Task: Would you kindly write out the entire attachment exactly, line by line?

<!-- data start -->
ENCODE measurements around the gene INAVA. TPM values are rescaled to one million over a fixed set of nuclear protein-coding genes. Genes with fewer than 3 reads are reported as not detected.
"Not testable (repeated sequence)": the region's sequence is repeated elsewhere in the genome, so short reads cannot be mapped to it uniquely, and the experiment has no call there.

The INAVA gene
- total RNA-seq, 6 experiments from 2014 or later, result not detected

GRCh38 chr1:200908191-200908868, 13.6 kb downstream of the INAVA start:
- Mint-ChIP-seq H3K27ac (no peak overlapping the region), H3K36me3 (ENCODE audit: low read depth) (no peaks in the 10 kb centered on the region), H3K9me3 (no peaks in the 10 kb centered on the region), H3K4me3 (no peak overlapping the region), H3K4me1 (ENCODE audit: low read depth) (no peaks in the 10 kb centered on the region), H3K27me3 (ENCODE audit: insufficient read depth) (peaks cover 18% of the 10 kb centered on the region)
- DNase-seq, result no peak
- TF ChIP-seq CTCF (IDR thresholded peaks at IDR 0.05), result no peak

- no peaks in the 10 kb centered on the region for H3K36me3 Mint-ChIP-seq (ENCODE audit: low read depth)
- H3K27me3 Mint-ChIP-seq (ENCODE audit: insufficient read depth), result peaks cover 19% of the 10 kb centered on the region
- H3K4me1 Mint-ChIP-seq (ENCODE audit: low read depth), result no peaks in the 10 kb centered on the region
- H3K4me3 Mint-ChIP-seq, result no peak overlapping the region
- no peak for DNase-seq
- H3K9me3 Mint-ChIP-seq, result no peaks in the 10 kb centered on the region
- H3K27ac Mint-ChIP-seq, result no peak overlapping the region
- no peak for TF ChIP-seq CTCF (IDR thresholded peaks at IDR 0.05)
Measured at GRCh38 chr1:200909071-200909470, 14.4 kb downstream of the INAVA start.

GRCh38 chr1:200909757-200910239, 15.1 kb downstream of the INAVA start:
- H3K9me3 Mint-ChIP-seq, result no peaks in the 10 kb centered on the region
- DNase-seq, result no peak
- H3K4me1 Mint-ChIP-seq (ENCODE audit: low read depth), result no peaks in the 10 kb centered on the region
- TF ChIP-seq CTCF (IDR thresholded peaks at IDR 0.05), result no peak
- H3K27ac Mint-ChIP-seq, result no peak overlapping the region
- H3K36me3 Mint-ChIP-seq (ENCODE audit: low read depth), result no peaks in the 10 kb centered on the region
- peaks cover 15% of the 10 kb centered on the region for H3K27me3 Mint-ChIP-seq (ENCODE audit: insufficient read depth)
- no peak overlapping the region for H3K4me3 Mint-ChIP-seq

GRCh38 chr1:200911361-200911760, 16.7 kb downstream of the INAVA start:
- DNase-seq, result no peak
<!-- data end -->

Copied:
ENCODE measurements around the gene INAVA. TPM values are rescaled to one million over a fixed set of nuclear protein-coding genes. Genes with fewer than 3 reads are reported as not detected.
"Not testable (repeated sequence)": the region's sequence is repeated elsewhere in the genome, so short reads cannot be mapped to it uniquely, and the experiment has no call there.

The INAVA gene
- total RNA-seq, 6 experiments from 2014 or later, result not detected

GRCh38 chr1:200908191-200908868, 13.6 kb downstream of the INAVA start:
- Mint-ChIP-seq H3K27ac (no peak overlapping the region), H3K36me3 (ENCODE audit: low read depth) (no peaks in the 10 kb centered on the region), H3K9me3 (no peaks in the 10 kb centered on the region), H3K4me3 (no peak overlapping the region), H3K4me1 (ENCODE audit: low read depth) (no peaks in the 10 kb centered on the region), H3K27me3 (ENCODE audit: insufficient read depth) (peaks cover 18% of the 10 kb centered on the region)
- DNase-seq, result no peak
- TF ChIP-seq CTCF (IDR thresholded peaks at IDR 0.05), result no peak

- no peaks in the 10 kb centered on the region for H3K36me3 Mint-ChIP-seq (ENCODE audit: low read depth)
- H3K27me3 Mint-ChIP-seq (ENCODE audit: insufficient read depth), result peaks cover 19% of the 10 kb centered on the region
- H3K4me1 Mint-ChIP-seq (ENCODE audit: low read depth), result no peaks in the 10 kb centered on the region
- H3K4me3 Mint-ChIP-seq, result no peak overlapping the region
- no peak for DNase-seq
- H3K9me3 Mint-ChIP-seq, result no peaks in the 10 kb centered on the region
- H3K27ac Mint-ChIP-seq, result no peak overlapping the region
- no peak for TF ChIP-seq CTCF (IDR thresholded peaks at IDR 0.05)
Measured at GRCh38 chr1:200909071-200909470, 14.4 kb downstream of the INAVA start.

GRCh38 chr1:200909757-200910239, 15.1 kb downstream of the INAVA start:
- H3K9me3 Mint-ChIP-seq, result no peaks in the 10 kb centered on the region
- DNase-seq, result no peak
- H3K4me1 Mint-ChIP-seq (ENCODE audit: low read depth), result no peaks in the 10 kb centered on the region
- TF ChIP-seq CTCF (IDR thresholded peaks at IDR 0.05), result no peak
- H3K27ac Mint-ChIP-seq, result no peak overlapping the region
- H3K36me3 Mint-ChIP-seq (ENCODE audit: low read depth), result no peaks in the 10 kb centered on the region
- peaks cover 15% of the 10 kb centered on the region for H3K27me3 Mint-ChIP-seq (ENCODE audit: insufficient read depth)
- no peak overlapping the region for H3K4me3 Mint-ChIP-seq

GRCh38 chr1:200911361-200911760, 16.7 kb downstream of the INAVA start:
- DNase-seq, result no peak